If you’re a Brené Brown fan like I am, I hope you’ve picked up her newest book, Rising Strong. I’m into it now and can’t help but be inspired by her words and her dedication of the book to the space in between vulnerability and the heroic ending of the stories we are all so excited to get to. She admits that failure is part of life, and says that the journey is messy:
“We much prefer stories about falling and rising to be inspirational and sanitized. Our culture is rife with those tales. In a thirty-minute speech, there’s normally thirty seconds dedicated to, “And I fought my way back,”…We like recovery stories to move quickly through the dark so we can get to the sweeping redemptive ending.”
I like to think that my blogging here as well as at my old blog was a space for me to share some of my struggles, but I’ll admit that I like to rush to the ending. Sometimes this blog serves as a spot to figure things out, which is great. But as someone who wants to help others to figure their own things out, it’s a disservice to skip to the ending or to leave out the messy parts. So as I’ve been reading Rising Strong, I’ve been thinking about my own mess in the middle.
On a regular basis, there are parts about living my recovered, healthy, life that are not so easy. There are “failures” or stumbles now, and I don’t always want to talk about them. Is it shame? Is it an attempt to inspire and focus on what’s good? Maybe. But talking about where we feel shame, I know, only takes away its power. And being real about the messy parts of life is what is really inspiring to others. Take it from Brené:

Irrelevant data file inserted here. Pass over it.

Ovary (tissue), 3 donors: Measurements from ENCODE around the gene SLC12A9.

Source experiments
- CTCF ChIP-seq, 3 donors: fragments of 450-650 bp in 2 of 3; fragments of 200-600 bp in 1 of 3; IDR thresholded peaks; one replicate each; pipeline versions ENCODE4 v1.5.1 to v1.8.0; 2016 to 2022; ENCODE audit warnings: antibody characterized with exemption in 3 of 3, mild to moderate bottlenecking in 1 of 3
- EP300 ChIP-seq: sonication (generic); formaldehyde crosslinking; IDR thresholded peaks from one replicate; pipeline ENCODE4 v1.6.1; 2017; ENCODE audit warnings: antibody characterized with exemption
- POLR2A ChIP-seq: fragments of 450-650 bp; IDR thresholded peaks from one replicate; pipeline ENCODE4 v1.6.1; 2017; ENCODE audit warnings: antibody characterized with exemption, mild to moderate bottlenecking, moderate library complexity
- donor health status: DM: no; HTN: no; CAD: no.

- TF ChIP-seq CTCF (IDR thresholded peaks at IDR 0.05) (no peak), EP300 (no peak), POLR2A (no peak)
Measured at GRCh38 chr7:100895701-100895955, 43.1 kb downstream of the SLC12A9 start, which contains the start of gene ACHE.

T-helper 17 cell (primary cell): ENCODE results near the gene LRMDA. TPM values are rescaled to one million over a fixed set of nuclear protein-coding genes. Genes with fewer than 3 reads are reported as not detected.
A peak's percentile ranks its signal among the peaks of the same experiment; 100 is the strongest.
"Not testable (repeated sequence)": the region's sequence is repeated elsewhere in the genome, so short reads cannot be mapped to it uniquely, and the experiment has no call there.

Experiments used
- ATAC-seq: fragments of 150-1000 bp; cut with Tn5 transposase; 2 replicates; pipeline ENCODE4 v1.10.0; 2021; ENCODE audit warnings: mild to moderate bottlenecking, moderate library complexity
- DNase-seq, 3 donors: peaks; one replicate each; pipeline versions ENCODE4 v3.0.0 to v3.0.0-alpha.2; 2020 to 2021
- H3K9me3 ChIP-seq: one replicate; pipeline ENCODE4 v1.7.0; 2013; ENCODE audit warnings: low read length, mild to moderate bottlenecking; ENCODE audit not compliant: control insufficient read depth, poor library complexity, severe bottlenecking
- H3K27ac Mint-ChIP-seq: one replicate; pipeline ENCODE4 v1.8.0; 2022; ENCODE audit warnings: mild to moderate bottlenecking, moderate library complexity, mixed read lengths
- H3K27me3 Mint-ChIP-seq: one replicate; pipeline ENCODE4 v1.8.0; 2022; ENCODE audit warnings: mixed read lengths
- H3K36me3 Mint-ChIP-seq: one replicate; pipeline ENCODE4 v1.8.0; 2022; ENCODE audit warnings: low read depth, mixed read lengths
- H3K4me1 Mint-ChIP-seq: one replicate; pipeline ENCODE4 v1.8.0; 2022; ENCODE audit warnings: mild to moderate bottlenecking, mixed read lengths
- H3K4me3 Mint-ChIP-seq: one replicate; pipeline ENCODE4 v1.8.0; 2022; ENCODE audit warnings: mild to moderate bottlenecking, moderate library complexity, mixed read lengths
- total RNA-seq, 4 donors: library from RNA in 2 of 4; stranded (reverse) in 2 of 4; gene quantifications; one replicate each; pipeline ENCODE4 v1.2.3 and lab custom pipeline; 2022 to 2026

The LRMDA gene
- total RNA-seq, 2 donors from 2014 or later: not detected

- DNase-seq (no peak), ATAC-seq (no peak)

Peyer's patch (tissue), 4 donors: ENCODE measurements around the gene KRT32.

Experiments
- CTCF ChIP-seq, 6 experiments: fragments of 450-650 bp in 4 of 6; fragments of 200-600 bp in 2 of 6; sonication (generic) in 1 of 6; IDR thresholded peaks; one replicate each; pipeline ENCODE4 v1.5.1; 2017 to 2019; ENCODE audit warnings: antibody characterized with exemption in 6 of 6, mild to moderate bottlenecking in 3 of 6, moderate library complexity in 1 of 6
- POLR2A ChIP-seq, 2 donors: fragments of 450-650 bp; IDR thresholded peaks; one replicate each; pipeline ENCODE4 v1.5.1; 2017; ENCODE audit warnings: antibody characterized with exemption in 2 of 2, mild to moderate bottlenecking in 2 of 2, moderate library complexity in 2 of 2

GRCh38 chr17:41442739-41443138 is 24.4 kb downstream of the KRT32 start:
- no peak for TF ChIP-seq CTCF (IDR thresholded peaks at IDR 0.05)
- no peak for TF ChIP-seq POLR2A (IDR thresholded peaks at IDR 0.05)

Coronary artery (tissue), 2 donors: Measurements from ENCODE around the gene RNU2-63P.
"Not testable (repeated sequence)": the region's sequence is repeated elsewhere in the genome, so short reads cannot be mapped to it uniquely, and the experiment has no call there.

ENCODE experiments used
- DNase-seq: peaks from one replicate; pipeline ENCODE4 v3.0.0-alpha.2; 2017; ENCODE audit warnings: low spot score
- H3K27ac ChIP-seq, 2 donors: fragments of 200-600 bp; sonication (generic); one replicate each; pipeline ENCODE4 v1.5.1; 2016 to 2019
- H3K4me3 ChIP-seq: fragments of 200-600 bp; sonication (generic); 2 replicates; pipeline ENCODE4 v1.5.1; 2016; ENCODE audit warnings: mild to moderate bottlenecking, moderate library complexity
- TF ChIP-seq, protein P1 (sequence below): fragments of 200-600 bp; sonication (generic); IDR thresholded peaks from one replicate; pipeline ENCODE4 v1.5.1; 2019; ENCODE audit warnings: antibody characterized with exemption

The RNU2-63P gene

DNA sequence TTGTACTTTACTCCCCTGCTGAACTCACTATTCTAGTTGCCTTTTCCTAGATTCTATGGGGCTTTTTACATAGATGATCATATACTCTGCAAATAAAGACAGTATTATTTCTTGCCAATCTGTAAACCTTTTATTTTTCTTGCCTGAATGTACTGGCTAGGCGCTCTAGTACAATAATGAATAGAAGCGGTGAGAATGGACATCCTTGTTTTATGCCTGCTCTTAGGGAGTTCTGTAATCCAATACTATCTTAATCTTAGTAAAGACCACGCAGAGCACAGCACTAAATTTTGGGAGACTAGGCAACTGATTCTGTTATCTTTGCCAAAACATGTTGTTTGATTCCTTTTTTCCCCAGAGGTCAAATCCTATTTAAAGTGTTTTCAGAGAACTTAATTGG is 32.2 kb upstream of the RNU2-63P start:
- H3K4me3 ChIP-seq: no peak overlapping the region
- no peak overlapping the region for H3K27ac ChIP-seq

“…[T]here’s a vast difference between how we think about the term failure and how we think about the people and organizations brave enough to share their feelings for the purpose of learning and growing. To pretend that we can get to helping, generous, and brave without navigating through tough emotions like desperation, shame, and panic is a profoundly dangerous and misguided assumption.”
She talks about “the beauty in truth and tenacity.” So for the next couple of posts here, I want to share some of the struggles I’ve had and/or have when it comes to living the healthy and happy life I try to stay committed to. I’ll talk about what it’s like to walk around recovered—some of the times where I find myself slipping, or the ways that I have to work on staying true to myself. It’s not always easy, and I hope that this serves to send the message that it’s alright to have to work at recovery or living a healthy life. We sometimes see these images of people who have it all figured out and beat ourselves up for not being as carefree or as put together as them. It’s the whole comparing other peoples’ highlight reels with our behind the scenes footage, and it’s shitty if you’re the kind of person who then beats yourself up for struggling. Talk about kicking yourself when you’re down. I’ve been there, and I hope talking about it both helps me to let go of some of that shame and also to let others know they’re not alone.
So in the coming posts, I want to talk about what’s tough. Holidays, the scale, comparisons–these are just a couple of the things I want to talk about.
Are there things you struggle with but keep to yourself when it comes to being healthy and happy?
When you tell your story, do you skip to the end?